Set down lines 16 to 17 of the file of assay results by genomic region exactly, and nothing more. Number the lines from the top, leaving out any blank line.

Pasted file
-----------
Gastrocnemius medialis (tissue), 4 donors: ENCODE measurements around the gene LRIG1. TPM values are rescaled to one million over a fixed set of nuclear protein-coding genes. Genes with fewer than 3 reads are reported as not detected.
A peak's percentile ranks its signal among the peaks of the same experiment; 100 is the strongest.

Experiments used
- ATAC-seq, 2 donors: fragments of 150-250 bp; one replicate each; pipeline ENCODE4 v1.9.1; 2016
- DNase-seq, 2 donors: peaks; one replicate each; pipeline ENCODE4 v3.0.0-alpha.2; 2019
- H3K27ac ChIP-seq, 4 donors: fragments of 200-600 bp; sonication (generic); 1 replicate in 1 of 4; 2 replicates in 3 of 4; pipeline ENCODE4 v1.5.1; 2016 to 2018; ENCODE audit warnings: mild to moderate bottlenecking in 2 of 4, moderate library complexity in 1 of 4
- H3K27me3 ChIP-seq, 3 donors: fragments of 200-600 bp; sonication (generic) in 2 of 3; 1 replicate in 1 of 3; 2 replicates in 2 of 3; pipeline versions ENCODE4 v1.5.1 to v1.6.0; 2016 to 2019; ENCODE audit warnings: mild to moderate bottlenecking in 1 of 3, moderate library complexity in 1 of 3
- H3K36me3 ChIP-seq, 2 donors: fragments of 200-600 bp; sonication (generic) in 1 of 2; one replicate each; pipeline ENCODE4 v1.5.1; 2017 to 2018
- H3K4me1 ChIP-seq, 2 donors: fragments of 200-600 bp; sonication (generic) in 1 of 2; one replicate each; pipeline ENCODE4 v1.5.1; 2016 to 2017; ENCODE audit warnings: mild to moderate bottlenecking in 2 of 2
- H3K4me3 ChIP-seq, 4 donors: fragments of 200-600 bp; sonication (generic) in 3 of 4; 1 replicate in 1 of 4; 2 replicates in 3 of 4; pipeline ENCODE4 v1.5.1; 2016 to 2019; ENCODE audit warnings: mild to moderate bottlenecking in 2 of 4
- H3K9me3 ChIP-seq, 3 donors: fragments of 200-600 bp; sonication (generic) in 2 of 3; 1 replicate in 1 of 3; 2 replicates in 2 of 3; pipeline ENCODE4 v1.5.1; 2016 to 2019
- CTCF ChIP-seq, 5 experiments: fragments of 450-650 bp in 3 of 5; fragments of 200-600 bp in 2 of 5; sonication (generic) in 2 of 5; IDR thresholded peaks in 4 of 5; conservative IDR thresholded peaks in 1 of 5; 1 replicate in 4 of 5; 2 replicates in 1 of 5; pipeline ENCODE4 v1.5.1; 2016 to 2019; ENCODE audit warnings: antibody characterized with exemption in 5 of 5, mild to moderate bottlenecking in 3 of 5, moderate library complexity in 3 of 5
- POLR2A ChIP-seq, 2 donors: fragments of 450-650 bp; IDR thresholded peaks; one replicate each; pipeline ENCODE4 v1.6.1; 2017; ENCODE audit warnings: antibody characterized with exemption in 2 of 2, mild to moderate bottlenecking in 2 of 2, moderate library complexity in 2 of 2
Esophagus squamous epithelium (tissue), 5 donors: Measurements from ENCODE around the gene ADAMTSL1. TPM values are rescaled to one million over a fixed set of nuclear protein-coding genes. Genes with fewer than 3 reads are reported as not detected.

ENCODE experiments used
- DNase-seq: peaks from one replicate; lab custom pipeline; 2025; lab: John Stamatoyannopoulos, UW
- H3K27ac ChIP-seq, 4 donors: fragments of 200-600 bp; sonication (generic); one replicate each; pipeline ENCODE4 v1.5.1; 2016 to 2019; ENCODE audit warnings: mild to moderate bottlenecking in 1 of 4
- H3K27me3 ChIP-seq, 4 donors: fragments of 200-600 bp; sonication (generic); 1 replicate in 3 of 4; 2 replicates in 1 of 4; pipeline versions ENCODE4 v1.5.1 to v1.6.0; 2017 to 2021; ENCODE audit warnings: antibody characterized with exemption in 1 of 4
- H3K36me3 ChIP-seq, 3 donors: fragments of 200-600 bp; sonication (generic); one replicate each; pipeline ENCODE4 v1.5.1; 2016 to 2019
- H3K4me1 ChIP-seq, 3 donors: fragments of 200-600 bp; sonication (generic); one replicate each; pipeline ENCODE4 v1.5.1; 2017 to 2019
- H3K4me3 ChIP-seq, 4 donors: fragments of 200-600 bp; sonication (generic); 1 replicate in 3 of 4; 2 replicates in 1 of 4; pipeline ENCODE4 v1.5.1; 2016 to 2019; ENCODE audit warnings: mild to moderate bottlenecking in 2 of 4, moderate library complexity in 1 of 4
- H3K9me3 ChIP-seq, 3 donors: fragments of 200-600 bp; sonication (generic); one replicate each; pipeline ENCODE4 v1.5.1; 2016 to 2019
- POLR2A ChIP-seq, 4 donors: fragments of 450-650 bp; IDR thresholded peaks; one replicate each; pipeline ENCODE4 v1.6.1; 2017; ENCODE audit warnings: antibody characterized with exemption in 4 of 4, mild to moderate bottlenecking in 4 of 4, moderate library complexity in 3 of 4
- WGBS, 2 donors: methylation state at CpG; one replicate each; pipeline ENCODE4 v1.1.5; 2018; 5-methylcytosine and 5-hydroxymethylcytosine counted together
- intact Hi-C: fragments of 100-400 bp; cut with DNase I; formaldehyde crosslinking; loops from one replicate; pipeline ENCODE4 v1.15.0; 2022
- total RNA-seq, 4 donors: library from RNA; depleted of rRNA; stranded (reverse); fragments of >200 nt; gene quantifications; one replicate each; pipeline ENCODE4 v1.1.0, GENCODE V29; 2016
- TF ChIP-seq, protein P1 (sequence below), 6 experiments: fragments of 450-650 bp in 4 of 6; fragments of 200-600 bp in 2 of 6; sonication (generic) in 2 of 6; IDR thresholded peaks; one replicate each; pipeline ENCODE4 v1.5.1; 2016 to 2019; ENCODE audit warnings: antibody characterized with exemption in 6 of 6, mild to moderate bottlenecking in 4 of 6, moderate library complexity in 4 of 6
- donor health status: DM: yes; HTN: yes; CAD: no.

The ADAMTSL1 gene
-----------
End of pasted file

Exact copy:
- DNase-seq: peaks from one replicate; lab custom pipeline; 2025; lab: John Stamatoyannopoulos, UW
- H3K27ac ChIP-seq, 4 donors: fragments of 200-600 bp; sonication (generic); one replicate each; pipeline ENCODE4 v1.5.1; 2016 to 2019; ENCODE audit warnings: mild to moderate bottlenecking in 1 of 4